Whole cast is great; Russell and Chalamet do a great job of making you feel sympathy while never feeling safe in their company. Stuhlbarg has one great scene where he’s a total dirtbag. Rylance steals it, though. He sulks in and out as a Cajun “eater” you quickly realize is up to no good. He’s terrifying in the role, the big bad wolf wearing grandma’s clothes after eating her. The movie can’t function without him as the looming external danger, and he’s ridiculously good at being such a disarming carnivore.

I can’t say this was the best movie to watch on Thanksgiving, and I might have a salad for lunch tomorrow. But, for a doomed romance between two reluctant, wayward monsters, this will certainly do. A really affecting picture, bones and all. If you can’t find home, the film posits, you  can only run for so long before the world eats you alive. What a sobering reminder of the ones we’ve lost along the cruel American highway of yesterday.

Where to Watch: Theaters 

Women Talking 

It’s this year’s Mass, but infused with a bit more breathing room to help pace out the most devastating parts of the story. I appreciate Sarah Polley’s ability to both forcefully and gently tell a very, very delicate story of generational abuse and trauma, and of power and faith. It’s a very humane film, one that tries to make the women here people and not just themes.

Sure, you could say the script occasionally goes a little too heavy on the theme when the actors were doing plenty to fill in the gaps. Everyone here is good, but the four that just stuck to me like glue were Jessie Buckley, Ben Whishaw, Rooney Mara and Judith Ivey. But there’s not a bad performance in the bunch. Easily a standout ensemble for 2022.

It walks softly and carries a big stick. It may have worked better on the stage, but Polley’s direction and the cast is more than enough to make it really stick the landing. It’s just an incredibly sad film, but also tinged with a lot of wisdom and hope. The scenes with the women comforting each other with hymns, the ones they know far, far, far better than the men who abuse their faiths to force terror on their wives, sisters, daughters, mothers and neighbors … those really made an impact. The fissure between loving God and using “God” for your own gain can’t be more evident then in those moments.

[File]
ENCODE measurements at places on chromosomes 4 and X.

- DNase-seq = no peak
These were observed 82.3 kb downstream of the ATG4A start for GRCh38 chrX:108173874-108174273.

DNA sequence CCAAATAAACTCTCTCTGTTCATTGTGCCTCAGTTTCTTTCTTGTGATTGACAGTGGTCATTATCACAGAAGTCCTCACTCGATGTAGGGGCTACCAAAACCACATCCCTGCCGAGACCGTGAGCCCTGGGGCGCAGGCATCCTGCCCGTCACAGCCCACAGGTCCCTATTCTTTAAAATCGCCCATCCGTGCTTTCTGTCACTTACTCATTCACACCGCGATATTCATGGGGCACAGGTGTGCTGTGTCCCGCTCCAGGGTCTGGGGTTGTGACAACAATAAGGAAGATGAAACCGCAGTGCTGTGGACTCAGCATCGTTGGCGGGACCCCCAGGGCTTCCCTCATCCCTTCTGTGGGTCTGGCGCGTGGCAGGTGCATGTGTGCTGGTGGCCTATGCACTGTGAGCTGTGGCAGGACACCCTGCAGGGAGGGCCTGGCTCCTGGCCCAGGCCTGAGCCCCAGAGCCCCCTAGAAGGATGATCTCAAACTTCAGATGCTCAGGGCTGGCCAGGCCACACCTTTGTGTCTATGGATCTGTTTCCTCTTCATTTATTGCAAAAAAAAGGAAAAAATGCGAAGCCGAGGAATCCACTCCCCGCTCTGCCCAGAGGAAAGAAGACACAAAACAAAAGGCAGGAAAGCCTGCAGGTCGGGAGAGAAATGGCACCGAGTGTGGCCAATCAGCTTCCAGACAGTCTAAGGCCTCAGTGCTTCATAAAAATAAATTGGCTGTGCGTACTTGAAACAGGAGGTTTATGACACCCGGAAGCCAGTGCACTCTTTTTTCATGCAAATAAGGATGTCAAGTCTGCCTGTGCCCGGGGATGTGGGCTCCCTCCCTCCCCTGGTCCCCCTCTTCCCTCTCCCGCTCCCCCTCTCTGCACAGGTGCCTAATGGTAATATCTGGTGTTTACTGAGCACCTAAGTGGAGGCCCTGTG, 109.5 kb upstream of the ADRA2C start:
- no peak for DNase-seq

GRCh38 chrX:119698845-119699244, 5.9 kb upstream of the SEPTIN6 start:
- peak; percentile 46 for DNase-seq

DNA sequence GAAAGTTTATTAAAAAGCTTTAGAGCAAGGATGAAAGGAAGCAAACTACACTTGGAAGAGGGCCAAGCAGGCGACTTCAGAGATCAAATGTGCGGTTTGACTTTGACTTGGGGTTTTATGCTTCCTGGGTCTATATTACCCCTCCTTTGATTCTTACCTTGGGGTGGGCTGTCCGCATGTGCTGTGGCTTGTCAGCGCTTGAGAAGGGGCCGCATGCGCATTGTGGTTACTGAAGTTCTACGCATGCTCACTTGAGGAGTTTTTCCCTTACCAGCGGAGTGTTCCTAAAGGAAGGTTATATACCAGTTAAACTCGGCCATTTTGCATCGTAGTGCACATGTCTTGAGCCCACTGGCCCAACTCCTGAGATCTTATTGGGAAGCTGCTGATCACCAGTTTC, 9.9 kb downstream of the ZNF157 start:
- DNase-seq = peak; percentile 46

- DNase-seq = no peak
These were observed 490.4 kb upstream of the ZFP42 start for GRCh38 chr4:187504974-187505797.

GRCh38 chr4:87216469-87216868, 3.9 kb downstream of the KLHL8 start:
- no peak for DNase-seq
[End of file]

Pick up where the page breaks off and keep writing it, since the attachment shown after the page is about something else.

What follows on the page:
I think this one will grow on me over time. It’s a rather beautiful work, even if it’s definitely founded on something terrible. The script has its dips, but they’re not worth complaining about when the film really digs in deep.

Triangle of Sadness

I really wish I liked this more than I did. It’s overstuffed and not nearly as smart as I think it’s trying to be. It’s got some inspired moments, but it all feels so proud of itself while not accomplishing too much. I think the understated tone doesn’t help at all, where in The Square that was part of the appeal.

The big puke/poop scene has nothing in the Terry Notary scene in The Square.

I guess what I’m saying is this wasn’t as good as The Square. I’m not even really sure it’s good period.

They wasted Woody Harrelson, too.

It’s fine, I guess. I don’t know. It’s a raft that thinks it’s a cruise ship. It floats, but it doesn’t hold nearly as much as it thinks it does.

Where to Watch: Theaters 

All the Beauty and the Bloodshed 

I’m the wrong person to unpack the layers to this, but I will say it’s damn great and deserving of your time. Nan Goldin really changed the world. She’s a hero. Hope she gets the Presidential Medal of Freedom. Hope this wins the doc Oscar.

Where to Watch: Theaters 

Jerry and Marge Go Large 

One of the most surprising performances of the year: Bryan Cranston channeling the actual spirit of Capra Jimmy Stewart in Jerry and Marge Go Large.

If you hate this movie, you might be a bad person.

For all of those Dan in Real Life memes, one of the things I miss most is going to see a breezy, low-key, friendly adult dramedy like this at the movies on a brisk October Saturday night. The Touchstone special.

Where to Watch: Paramount+

Bullet Train

A super sugary Tarantino/Rodriguez riff with so many great actors just having the time of their lives in the stylized, bloody nonsense. Snakes on a Train. If Kill Bill: Vol. 1 is wagyu steak, this is a juicy dive burger.

Where to Watch: PVOD

Good Night Oppy

Kids are going to try to sleep without getting caught during Good Night Oppy in 6th grade science class for generations to come.

It’s nice! Oppy is a nice robot. It’ll make you feel occasionally fuzzy. It’s like one of those overpriced DVDs that they sell at the space center in the gift shop. Informative. Not really sure how this is the Best Documentary frontrunner. If it is, there are many science documentary DVDs for sale at the Huntsville Space Center that would like a word.